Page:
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Theatre Review A powerful ‘state of the nation’ piece

A classic domestic drama that encompasses the great British elephant in the room - class, writes MAYER WAKEFIELD

National Theatre/Dorfman



“I DON’T love you anymore”. Five words that no-one wants to hear, right at the heart of David Eldridge’s third play for the National Theatre.  

As the Sunday morning sun rises in Romford,  Maggie (Claire Rushbrook) begins delivering honesty bombshells to lovable “liability” Gary (Daniel Ryan) like there’s no tomorrow. After 16 years together, it seems that there’s no future for them and she reveals that she’s been meeting with Detective Inspector John at cafes and galleries for the past three months.  

Gary scours hilariously for domestic distractions to avoid the harsh truths that Mags has dropped on him, but making cups of tea and defrosting the pork belly for the Sunday roast can’t distract from the fact that he is “cut in half” by her revelations.  

The staircase behind them looms large as their daughter Anabel sleeps – being a parent hasn’t been the dream Mags expected and Gary hasn’t been around to do his fair share.  

Once his half-sliced hand has been bandaged up after punching the window of the dresser, the talking really begins. Their wounded relationship may begin to heal – we’ll never know. A gyrating rendition of Otis Redding’s My Lover’s Prayer does little for Gary’s chances, but does provide plenty of laughs.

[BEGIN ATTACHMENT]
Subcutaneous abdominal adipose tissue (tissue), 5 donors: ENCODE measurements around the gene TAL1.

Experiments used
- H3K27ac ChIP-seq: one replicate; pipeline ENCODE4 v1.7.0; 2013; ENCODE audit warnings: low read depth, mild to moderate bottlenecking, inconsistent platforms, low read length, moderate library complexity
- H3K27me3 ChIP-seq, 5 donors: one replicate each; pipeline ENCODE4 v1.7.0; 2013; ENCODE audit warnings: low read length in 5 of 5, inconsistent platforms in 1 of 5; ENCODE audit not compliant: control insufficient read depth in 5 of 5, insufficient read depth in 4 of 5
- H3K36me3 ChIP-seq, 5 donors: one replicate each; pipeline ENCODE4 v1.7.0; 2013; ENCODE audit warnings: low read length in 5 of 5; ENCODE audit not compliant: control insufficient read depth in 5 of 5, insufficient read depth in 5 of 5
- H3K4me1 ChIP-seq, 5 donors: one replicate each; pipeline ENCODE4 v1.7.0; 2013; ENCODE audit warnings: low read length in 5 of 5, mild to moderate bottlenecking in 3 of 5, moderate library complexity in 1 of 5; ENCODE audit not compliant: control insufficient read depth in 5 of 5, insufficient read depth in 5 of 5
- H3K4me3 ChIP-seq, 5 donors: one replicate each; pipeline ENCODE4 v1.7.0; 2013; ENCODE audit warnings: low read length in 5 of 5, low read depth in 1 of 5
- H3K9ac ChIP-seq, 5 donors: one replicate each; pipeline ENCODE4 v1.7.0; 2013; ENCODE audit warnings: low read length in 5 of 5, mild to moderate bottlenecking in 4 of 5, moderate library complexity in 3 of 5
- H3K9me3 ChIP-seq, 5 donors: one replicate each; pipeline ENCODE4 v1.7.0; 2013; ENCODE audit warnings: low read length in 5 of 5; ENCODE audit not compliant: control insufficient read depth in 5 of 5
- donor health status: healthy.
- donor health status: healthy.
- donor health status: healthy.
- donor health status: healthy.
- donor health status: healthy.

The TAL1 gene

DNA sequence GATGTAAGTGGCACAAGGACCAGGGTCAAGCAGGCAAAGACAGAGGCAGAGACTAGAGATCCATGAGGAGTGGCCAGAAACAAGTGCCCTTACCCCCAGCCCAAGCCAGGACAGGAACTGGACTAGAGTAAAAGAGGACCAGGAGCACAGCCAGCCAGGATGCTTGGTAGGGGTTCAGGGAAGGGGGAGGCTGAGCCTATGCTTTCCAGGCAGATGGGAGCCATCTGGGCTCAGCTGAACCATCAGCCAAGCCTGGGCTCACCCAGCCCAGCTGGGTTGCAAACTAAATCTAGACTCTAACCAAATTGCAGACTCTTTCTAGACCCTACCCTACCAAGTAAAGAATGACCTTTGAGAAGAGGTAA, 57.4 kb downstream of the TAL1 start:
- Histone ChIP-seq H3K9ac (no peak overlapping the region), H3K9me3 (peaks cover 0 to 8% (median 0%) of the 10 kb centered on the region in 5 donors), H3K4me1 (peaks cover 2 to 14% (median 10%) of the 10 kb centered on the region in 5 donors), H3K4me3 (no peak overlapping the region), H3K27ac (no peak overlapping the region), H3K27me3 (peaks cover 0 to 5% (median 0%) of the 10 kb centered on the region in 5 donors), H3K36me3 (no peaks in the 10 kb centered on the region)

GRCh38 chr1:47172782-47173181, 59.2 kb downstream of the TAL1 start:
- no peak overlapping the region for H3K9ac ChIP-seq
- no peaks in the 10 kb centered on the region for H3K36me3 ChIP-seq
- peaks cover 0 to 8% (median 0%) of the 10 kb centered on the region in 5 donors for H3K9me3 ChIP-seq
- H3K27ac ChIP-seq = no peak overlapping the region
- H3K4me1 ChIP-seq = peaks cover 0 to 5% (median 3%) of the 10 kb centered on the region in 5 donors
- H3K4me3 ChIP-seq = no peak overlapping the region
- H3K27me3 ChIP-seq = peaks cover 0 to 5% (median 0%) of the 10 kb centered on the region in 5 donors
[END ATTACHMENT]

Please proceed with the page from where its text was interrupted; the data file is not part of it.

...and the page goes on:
Middle may meet the definition of a classic domestic drama, but it also encompasses much more. Primarily, the great British elephant in the room – class.  

With a six-bedroom house and two holidays a year, City Boy Gary has “got everything he ever wanted,” having grown up without much. But with his dad working on the bins and his mum at the checkouts in Iceland, they managed to buy their council house in 1983. The Thatcherite dream personified.

Mags’s comfortable childhood made university inevitable, but a dull career at an insurance firm has left her cold and dreaming of what might have been – and what could be. Her lengthy recollection of not receiving her dream VW Beetle for her 18th birthday reinvokes the values of conspicuous consumption epitomised by the Thatcher era.

Rushbrook and Ryan are so hand-in-glove in their roles that Polly Findlay’s role as director can’t have been too challenging, although keeping a single exchange watchable for a full hour-and-forty minutes is quite an achievement.  

Packed with 1980s references, Middle combines the themes of Eldridge’s first two National Theatre plays – Market Boy and Beginning – and amplifies them to create a quiet but powerful  “state of the nation” piece which may well prove a surprise hit with audiences.

Runs until June 18. Box office:




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